Going to different neighborhoods is part of the Festival’s mission statement which reads, in part, “we aspire to: generate an inquisitive operatic appetite within Chicago audiences; make our work – and its cultural context – accessible to a wide audience; provide a stimulating and inspirational environment of Italian opera for artists and audiences alike…
During 2020, the main year of our COVID pandemic, much of theater programing has gone on-line and emanated from homes rather than theater stages. It also has moved to unusual formats such as car seating in drive-ins for concerts, and now, to a parking garage. Really.
On April 29-30 and May 2, audiences of the the Lyric Opera of Chicago partnership with the Michigan Opera Theater will be driving inside a Millennium Garage to view Twilight: Gods, a part of Wagner’s Ring cycle.
The scenes are viewed in specific spots and accompanied by music and voices heard by turning the car’s FM radio to designated station spots.
As the Lyric’s general Manager Anthony Freud explained in the program book, “Last year, the pandemic prevented Lyric from presenting the premiere of our new production of Wagner’s Götterdämmerung and the three full Ring cycles that were to follow. It was wrenching for Lyric to have to abandon the Ring altogether, so we considered every possible way to perform any portion of it during this period of COVID. This led us to bring into the Lyric family the innovative director Yuval Sharon and the rest of the astonishingly gifted team that has created Twilight: Gods.”
The production is a collaboration between Lyric and the Michigan Opera Theatre where Sharon, a winner of the MacArthur Foundation “Genius Grant,” is artistic director.
“Sharon has radically reimagined Götterdämmerung/The Twilight of the Gods—the climactic fourth opera of the Ring—as a 70-minute series of installations that distill some of the core themes of Wagner’s massive work and concentrate on the central characters, as well as the decaying, corrupt society that they inhabit,” said Freud.
He added, “Experiencing this remarkable event within the sprawling underground world of the Millennium Garages-Millennium Lakeside Parking Garage, with the music coming to you via your car radio, offers a unique and brand-new dimension to our art form.”
Unfortunately, all the time slots are taken. However, there is a film version that will become available. Commissioned by the Lyric and created by Raphael Nash, the film will present the production so that viewers will see it as if they are driving through the garage. The film is slated to be released this summer.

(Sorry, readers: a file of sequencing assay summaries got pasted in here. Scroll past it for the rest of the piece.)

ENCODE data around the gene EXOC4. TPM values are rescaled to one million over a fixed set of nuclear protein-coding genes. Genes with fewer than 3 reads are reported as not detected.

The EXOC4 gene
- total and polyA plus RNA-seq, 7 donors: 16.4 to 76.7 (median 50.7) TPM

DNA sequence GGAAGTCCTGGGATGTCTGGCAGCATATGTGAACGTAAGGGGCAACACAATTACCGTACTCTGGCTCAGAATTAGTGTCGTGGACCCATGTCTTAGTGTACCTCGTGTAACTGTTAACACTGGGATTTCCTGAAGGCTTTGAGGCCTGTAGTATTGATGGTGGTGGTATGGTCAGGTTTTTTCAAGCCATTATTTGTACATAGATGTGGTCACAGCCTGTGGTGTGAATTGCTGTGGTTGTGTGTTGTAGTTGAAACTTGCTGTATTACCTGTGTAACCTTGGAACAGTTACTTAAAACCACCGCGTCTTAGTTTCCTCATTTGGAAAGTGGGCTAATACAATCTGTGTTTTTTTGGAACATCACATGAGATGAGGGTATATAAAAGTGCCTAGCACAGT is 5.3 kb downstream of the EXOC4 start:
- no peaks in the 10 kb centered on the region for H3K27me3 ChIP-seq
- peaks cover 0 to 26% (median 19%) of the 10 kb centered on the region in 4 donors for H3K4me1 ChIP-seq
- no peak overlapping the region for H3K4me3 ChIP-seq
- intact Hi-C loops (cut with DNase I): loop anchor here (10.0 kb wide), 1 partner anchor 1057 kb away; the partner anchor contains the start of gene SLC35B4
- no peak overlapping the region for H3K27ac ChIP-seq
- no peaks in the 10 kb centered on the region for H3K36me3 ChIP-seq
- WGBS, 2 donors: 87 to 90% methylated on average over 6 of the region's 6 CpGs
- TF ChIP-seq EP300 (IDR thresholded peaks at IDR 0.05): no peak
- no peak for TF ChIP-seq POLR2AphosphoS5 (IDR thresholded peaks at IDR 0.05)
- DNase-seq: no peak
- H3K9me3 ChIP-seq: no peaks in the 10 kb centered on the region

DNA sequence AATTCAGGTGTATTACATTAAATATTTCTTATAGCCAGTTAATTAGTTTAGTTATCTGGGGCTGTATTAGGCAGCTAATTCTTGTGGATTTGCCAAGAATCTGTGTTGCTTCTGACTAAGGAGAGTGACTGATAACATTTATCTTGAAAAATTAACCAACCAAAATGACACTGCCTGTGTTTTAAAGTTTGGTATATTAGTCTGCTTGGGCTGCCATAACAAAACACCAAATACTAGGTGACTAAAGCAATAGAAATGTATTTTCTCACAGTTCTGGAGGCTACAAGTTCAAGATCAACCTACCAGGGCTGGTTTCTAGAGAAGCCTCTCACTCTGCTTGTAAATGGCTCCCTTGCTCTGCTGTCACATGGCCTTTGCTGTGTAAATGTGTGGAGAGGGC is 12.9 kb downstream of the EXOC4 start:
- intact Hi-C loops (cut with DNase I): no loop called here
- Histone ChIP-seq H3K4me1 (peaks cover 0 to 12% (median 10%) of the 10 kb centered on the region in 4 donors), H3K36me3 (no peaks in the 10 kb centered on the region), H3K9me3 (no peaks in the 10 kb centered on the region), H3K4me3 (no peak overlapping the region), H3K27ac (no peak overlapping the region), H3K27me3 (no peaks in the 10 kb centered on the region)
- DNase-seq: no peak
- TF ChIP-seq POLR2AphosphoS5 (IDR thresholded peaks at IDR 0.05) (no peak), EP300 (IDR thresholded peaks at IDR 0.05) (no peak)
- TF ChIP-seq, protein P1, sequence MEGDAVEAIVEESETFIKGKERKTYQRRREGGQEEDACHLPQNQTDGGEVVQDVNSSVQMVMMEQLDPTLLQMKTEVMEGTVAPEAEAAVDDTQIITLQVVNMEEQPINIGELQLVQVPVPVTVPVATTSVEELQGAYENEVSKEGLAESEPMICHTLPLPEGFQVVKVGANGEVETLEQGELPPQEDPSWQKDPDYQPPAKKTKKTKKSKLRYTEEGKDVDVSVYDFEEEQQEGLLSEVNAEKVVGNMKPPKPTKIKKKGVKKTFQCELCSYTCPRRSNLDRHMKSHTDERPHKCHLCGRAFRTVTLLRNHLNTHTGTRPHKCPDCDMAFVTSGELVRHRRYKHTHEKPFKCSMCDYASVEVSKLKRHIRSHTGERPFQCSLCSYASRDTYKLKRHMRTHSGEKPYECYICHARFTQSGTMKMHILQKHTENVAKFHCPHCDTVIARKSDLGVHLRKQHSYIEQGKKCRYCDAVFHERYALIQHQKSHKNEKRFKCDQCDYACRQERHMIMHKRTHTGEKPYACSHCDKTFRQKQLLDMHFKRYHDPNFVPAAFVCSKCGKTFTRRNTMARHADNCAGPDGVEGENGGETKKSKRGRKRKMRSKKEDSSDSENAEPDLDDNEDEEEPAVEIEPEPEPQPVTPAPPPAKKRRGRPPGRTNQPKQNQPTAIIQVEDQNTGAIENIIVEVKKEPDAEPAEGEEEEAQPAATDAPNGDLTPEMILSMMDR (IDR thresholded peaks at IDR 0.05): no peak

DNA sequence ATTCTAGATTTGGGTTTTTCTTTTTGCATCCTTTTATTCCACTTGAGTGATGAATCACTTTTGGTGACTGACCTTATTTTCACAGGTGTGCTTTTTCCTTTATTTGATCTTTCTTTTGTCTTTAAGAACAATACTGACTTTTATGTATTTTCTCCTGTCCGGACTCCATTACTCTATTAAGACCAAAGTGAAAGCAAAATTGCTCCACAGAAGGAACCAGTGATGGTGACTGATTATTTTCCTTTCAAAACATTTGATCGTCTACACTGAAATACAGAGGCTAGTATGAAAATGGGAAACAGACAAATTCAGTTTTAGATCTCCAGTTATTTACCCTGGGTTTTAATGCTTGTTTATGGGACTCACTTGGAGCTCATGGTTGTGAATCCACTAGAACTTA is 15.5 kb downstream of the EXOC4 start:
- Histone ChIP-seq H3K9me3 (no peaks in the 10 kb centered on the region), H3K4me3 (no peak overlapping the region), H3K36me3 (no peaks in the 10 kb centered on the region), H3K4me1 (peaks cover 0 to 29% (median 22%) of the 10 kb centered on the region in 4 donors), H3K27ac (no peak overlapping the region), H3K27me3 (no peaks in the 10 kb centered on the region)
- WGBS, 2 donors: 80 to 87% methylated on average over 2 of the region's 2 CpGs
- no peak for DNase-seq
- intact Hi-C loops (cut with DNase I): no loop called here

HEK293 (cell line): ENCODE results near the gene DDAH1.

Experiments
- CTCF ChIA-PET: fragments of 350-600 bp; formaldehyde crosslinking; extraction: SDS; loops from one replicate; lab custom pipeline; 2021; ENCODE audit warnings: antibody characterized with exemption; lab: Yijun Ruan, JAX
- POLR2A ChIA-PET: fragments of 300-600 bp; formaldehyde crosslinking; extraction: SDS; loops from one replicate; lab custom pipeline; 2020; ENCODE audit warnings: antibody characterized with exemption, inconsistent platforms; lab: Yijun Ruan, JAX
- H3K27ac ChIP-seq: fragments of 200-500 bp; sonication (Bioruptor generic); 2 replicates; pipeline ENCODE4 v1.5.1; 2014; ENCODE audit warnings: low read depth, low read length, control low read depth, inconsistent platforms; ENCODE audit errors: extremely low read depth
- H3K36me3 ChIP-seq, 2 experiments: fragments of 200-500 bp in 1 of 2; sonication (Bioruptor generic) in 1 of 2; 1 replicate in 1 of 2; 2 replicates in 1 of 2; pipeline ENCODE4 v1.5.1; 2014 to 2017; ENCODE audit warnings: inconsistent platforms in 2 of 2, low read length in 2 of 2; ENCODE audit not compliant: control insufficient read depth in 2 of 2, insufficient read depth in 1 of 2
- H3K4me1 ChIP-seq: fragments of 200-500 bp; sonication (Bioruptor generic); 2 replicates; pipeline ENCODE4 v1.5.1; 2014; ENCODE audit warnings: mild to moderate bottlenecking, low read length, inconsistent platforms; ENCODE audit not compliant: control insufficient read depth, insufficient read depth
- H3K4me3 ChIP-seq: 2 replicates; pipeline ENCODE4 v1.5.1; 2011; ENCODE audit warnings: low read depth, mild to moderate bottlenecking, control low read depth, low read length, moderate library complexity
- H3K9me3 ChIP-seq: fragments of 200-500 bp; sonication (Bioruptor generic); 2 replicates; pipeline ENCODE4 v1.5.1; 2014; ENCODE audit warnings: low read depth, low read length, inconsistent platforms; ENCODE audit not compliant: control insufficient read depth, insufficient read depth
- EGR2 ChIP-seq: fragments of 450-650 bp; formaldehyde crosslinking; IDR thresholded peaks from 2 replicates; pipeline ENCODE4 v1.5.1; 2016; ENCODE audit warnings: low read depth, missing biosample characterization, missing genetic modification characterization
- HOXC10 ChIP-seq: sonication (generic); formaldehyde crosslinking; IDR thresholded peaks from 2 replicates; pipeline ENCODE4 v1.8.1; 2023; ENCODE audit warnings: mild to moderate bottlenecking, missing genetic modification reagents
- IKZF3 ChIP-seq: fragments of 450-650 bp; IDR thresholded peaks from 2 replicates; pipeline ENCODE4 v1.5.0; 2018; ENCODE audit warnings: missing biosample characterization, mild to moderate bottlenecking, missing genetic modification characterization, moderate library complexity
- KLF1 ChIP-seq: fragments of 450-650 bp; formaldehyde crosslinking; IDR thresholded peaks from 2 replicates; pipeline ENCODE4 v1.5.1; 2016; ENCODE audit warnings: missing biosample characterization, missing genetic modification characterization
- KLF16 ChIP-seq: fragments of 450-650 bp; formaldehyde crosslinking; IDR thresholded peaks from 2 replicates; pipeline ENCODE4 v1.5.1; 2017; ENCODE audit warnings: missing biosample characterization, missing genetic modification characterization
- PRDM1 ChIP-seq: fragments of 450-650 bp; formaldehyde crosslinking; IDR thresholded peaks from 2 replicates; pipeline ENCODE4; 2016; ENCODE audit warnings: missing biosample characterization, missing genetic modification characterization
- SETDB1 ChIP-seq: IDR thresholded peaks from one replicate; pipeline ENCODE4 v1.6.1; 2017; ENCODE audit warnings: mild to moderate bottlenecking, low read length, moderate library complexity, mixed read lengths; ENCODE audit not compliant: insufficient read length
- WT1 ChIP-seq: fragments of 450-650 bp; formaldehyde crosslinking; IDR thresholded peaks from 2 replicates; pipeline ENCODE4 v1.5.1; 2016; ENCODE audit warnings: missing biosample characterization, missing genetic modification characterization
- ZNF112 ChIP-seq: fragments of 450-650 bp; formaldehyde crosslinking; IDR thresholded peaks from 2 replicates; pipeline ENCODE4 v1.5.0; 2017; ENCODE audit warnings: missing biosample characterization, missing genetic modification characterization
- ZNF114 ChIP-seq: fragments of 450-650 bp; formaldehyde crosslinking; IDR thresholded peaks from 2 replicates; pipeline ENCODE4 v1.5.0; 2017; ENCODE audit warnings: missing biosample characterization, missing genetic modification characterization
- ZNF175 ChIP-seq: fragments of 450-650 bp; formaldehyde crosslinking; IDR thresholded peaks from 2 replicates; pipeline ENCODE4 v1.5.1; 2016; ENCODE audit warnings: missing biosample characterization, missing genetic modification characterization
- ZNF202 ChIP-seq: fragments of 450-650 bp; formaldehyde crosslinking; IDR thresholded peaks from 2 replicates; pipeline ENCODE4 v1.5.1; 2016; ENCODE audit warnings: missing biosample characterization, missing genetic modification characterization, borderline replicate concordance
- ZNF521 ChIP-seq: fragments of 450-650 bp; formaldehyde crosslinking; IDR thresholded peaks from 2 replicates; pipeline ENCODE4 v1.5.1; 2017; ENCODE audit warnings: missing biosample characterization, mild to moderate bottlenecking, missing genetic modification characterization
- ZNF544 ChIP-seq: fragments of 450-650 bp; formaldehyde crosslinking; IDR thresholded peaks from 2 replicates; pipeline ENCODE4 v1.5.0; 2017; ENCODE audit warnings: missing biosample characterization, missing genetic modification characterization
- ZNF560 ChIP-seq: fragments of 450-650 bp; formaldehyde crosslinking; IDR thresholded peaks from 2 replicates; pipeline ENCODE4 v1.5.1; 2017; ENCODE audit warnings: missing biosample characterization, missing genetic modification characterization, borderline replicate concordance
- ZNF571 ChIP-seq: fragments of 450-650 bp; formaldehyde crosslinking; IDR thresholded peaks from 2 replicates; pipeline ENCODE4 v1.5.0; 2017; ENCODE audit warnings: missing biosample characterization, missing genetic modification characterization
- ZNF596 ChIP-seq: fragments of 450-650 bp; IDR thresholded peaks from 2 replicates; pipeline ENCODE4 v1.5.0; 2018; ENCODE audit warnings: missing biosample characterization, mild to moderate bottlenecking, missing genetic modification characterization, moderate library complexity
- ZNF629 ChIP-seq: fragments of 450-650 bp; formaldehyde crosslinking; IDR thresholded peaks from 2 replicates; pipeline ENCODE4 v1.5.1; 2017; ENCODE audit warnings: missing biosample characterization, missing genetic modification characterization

To understand what the drivers will experience visit the orientation video Twilight: Gods program book | Lyric Opera of Chicago You learn that the performances take place at designated car stops, that your car window stays closed but you hear the music and voices on your FM radio and that you put the car into accessory mode so you can turn off the engine.
By radio, you will hear noted Brunnhilde interpreter soprano Christine Goerke, mezzo-soprano Catherine Martin as Waltraute, tenor Sean Panikkar as Siegfried, bass Morris Robinson as Hagen and baritone Donnie Ray Albert as Alberich. The production also includes the Rhinemaidens: Ryan Opera Center Ensemble members soprano Maria Novella Malfatti, mezzo-soprano Katherine Beck and mezzo-soprano Kathleen Felty.
On a final note: there will be no honking as applause but drivers can bring signs to hold that say “bravo.”
Another place to hear and see opera this weekend is the the Lyric Opera of Chicago’s “Rising Stars in Concert, April 29 at 7 p.m. CDT. The program is the annual Patrick G. and Shirley W. Ryan Opera Center showcase that features its 2020/21 ensemble. It will be on You tube and Facebook. To learn more and tune in visit Rising Stars in Concert.
For dance, visit Joffrey Ballet which is streaming “Under the Trees’ Voices, that debuts April 20 at 7 p.m. CDT. Choreographed by Nicolas Blanc to Symphony No. 2 by Ezio Bosso, the message is about the power of community durng social distancing. To register and learn more visit Under the Trees’ Voices | The Joffrey Ballet
Hear the word Valhalla, and Norse mythology and Germanic tales come to mind or if an opera buff it is Wagner’s Ring cycle with Brünnhilde intoning the famed Valkyrie role. But to the Chicago Opera Theater and the Met Guild in New York City when the word Media is added to Valhalla it refers to the talented company that is bringing COT’s current productions and a Met Guild Masterclass to viewers during the pandemic.
During this past year of arts and entertainment venues closing their doors and turning to streaming live or taped programs just to stay in the public’s consciousness and keep some revenue streams flowing, putting productions on digitally is different but not a surprise. What may arguably surprise the A&E groups who use and may contact them is that Valhalla Media is two opera singers: Alexandra “Lexi” LoBianco and Nikolas “Nik” Wenzel.
To the Lyric Opera of Chicago, LoBianco is the talented soprano who is a frequent guest artist and in demand at opera houses around the world, and Wenzel is a talented bass member of the Lyric Chorus.
So why did two well-regarded opera singers form a company that live streams opera and concerts? And why the name Valhalla?
“You might thing that because Nik and I sing Wagner that it would be the reason. However, this name goes beyond our singing and into so much more,” said LoBianco.
“When we picked Valhalla Media one of the main reasons was because in order to gain access to Valhalla, you must cross the rainbow bridge. Inclusion was at the heart of why we chose the name. The image of Valhalla being a place where everyone was included and that we strive to make the best choices to support organizations that champion diversity was at our core,” she said.